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2010 BMW F800R First Impressions


by Pascal Bastien ,

For 2010, BMW’s parallel-twin F family will include the all-new F800R naked bike, in addition to the F800GS (dual-purpose), F800S (sport), F800ST (sport touring) and F650GS (lighter-duty dual-purpose). Along with its own specific engine characteristics, the R boasts the usual F family traits: the rare left exhaust/right chain setup (like the GS) and the under-seat tank for a lower center of gravity. The R family also weights significantly less than the larger R and K families from the German manufacturer.

Look quickly and you can see some of the K1300R attitude in the smaller machine - I like it!

A more efficient engine

The nearly-vertical, 798-cc parallel twin-cylinder relies on the same technologies and advancements as the K1300 engine, particularly with regard to the cylinder head, intake system, ignition and injection mapping, and semi-dry sump lubrication system (the oil supply is held in the transmission, a separate chamber from the crank). Other F800 models use a dry sump with external tank, which is heavier and more complex. The engine of the F800R also produces two additional horsepower while peak torque arrives 200 rpm later. Furthermore, the 6-speed transmission gets shorter ratios for the three higher gears in order to deliver stronger high-speed accelerations to counter the naked bike’s reduced aerodynamic performance.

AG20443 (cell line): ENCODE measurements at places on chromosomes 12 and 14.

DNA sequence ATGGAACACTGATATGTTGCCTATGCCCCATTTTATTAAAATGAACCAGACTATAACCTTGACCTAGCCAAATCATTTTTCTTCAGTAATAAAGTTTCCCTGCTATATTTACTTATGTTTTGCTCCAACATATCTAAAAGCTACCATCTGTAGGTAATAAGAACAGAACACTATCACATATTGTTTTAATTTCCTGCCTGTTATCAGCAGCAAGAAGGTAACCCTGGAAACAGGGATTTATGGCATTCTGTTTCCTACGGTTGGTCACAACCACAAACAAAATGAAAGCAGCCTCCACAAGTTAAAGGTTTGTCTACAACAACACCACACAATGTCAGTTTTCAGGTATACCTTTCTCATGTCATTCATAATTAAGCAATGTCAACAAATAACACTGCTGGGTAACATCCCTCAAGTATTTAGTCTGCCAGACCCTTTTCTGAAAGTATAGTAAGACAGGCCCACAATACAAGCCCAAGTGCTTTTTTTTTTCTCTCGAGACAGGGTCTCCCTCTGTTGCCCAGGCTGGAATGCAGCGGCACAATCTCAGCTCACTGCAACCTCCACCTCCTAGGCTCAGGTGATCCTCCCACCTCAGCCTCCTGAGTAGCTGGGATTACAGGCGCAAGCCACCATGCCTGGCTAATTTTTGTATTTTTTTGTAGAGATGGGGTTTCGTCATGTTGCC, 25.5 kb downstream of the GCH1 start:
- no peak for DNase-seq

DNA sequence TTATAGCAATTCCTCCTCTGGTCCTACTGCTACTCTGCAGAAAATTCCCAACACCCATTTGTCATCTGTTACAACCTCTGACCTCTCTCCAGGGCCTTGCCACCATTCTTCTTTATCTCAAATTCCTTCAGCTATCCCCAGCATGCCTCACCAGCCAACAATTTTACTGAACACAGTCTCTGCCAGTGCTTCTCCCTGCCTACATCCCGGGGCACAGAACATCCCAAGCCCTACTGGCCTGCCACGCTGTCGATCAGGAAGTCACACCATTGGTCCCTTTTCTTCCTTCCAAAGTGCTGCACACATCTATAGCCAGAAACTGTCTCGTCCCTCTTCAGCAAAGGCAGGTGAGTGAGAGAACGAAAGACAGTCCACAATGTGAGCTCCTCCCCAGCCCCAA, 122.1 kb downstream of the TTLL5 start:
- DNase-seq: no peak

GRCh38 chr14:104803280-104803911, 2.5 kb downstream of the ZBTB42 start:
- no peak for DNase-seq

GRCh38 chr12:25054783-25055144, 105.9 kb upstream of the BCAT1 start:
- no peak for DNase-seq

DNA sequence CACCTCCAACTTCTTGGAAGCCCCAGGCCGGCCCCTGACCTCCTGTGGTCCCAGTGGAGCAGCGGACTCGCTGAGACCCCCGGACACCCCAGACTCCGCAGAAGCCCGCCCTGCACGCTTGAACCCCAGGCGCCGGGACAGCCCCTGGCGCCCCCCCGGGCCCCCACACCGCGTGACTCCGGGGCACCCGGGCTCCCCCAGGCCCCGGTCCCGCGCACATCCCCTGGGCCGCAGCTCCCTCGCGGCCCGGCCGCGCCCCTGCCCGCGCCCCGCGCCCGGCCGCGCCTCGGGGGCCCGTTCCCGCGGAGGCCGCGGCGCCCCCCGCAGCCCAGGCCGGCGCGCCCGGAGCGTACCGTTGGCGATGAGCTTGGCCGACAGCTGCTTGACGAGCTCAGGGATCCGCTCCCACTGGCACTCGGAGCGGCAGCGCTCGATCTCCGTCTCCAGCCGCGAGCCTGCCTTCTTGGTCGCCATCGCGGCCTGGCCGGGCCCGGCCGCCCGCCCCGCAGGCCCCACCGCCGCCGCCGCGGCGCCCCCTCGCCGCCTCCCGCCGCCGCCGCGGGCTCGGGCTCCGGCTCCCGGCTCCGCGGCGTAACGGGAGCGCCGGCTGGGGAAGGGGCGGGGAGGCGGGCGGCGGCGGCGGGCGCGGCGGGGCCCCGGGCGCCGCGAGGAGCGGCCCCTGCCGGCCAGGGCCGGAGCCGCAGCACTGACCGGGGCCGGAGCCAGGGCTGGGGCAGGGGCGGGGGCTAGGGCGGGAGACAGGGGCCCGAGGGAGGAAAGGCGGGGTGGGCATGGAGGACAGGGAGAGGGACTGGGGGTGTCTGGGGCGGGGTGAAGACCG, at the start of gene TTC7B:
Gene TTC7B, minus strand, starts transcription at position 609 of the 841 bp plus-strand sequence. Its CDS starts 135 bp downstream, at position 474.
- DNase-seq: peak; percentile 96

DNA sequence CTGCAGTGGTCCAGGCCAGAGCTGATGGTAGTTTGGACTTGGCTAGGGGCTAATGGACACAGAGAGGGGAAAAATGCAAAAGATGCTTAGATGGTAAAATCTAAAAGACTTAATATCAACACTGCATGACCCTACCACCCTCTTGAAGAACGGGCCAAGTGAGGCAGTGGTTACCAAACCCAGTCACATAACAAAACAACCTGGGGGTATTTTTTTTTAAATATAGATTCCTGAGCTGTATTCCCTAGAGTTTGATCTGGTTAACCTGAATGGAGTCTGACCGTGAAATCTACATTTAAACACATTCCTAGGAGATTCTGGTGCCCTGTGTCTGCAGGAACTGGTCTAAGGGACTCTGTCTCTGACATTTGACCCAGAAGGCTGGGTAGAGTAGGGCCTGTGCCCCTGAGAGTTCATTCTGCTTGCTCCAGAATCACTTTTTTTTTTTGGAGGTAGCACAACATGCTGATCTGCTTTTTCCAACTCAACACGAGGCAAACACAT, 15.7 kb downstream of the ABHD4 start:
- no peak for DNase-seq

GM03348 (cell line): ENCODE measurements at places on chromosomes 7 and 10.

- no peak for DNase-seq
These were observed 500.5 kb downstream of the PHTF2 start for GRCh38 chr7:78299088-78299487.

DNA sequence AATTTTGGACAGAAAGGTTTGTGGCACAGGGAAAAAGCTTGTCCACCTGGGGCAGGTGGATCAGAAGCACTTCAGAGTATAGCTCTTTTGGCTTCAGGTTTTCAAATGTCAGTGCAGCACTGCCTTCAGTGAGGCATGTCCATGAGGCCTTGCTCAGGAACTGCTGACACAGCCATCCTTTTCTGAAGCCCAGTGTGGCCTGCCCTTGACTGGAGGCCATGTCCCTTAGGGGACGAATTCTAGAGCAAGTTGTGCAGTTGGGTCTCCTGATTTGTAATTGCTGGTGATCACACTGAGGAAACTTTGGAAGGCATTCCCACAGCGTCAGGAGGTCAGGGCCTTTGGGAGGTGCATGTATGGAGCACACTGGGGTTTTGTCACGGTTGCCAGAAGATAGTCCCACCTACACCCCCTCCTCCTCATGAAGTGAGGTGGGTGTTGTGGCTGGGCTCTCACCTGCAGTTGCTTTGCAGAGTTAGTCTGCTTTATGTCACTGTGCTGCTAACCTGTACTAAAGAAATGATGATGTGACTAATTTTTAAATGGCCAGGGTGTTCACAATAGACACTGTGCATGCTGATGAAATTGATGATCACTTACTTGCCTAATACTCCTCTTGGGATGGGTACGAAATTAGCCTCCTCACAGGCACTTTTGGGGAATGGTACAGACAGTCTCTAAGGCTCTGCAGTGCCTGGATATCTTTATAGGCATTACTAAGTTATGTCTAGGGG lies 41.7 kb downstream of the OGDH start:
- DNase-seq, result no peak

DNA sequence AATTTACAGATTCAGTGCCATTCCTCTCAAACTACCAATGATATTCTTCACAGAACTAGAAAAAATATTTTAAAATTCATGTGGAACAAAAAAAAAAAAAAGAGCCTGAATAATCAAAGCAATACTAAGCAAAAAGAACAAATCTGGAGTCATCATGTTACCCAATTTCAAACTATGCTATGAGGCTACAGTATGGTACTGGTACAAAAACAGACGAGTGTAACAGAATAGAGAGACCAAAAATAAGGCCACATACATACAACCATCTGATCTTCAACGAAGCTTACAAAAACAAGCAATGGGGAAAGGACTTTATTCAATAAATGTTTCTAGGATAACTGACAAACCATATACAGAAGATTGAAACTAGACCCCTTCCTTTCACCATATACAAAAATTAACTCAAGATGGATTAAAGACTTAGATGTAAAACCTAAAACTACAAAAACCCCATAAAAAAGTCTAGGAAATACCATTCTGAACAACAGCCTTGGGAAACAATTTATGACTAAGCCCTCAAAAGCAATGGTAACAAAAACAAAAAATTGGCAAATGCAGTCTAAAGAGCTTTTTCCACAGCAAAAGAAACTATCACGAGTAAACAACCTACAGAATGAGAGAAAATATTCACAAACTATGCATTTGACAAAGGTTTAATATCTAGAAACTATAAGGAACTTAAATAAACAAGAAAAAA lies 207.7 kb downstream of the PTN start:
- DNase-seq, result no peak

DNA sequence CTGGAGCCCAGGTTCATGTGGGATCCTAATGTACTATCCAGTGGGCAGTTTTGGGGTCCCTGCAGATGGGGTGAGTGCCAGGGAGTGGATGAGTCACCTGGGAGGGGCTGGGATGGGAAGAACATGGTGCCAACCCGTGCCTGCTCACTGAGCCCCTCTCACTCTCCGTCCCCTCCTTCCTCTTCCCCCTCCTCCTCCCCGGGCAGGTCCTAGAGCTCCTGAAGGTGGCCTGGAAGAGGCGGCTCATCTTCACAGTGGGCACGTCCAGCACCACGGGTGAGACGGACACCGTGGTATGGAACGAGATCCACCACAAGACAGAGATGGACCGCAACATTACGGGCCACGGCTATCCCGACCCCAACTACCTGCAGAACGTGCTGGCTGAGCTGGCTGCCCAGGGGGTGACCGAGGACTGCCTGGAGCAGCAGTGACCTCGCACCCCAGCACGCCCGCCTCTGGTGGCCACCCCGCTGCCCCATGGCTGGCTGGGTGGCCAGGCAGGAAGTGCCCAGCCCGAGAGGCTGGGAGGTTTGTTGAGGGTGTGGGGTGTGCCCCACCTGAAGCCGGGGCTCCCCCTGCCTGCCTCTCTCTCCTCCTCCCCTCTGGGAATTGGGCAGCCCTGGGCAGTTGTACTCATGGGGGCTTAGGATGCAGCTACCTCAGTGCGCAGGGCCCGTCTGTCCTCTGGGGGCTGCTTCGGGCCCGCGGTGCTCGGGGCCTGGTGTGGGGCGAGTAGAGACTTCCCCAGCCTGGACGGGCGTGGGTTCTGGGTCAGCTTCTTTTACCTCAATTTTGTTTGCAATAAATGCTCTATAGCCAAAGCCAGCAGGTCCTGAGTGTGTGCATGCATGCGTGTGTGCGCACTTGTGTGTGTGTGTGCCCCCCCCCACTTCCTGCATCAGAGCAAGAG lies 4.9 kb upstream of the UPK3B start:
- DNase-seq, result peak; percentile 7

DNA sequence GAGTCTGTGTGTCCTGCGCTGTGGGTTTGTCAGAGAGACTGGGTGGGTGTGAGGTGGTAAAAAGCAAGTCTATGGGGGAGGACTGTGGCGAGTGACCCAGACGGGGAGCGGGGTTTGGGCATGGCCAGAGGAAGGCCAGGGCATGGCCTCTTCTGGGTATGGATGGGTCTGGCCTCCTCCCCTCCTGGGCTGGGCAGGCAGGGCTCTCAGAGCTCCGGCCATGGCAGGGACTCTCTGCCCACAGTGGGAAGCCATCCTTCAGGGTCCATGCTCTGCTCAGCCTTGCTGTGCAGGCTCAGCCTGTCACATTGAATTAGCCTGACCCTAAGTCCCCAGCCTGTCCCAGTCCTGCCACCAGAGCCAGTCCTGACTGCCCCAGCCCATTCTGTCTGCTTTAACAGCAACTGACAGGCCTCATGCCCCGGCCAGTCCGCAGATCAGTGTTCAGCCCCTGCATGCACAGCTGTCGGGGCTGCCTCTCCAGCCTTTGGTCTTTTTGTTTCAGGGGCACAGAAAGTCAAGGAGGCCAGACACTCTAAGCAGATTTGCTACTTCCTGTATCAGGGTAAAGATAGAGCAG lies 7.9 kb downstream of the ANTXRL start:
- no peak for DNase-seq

Déjà vu

The chassis is directly derived from S and ST models, except that the single-sided swingarm and belt final drive have been replaced by a conventional dual-sided swingarm and a chain final drive -- all in the name of a more affordable machine. Fortunately, the F800R retains the Brembo braking system backed by an advanced, more effective ABS. The wheelbase, meanwhile, has been extended a little due to the longer fork rake, resulting in increased stability.

Well dressed

In terms of ergonomics, the newcomer offers a lower seat (800 mm vs. 820 for the ST and 850 for the GS) and a slightly more upright riding position (compared to the ST) thanks to closer-mounted handlebars. The footpegs are in the exact same spots as those of the S and ST.

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